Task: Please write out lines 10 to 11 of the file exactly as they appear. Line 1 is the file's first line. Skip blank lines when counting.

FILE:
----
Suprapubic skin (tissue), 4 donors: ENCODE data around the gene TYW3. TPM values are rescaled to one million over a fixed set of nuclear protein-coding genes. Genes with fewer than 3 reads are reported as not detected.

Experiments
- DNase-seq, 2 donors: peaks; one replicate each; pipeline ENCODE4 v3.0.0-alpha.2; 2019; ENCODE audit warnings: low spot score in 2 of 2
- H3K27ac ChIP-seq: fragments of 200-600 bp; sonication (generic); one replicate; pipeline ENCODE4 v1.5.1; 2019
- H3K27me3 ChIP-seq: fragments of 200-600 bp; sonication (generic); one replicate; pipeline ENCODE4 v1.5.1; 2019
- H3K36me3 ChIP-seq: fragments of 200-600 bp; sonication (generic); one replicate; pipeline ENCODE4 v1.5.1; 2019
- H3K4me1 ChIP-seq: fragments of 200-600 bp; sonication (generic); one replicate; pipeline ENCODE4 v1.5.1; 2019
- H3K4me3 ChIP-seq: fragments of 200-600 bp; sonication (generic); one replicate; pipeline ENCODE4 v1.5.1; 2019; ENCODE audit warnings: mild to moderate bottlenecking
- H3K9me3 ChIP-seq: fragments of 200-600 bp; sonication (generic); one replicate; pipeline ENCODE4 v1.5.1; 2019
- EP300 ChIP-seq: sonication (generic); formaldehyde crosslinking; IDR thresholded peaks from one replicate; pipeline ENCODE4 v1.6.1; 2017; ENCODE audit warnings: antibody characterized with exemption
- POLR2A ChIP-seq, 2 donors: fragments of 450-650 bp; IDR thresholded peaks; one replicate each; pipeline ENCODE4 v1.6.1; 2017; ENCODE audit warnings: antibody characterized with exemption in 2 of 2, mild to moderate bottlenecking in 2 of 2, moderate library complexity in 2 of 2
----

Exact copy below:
- EP300 ChIP-seq: sonication (generic); formaldehyde crosslinking; IDR thresholded peaks from one replicate; pipeline ENCODE4 v1.6.1; 2017; ENCODE audit warnings: antibody characterized with exemption
- POLR2A ChIP-seq, 2 donors: fragments of 450-650 bp; IDR thresholded peaks; one replicate each; pipeline ENCODE4 v1.6.1; 2017; ENCODE audit warnings: antibody characterized with exemption in 2 of 2, mild to moderate bottlenecking in 2 of 2, moderate library complexity in 2 of 2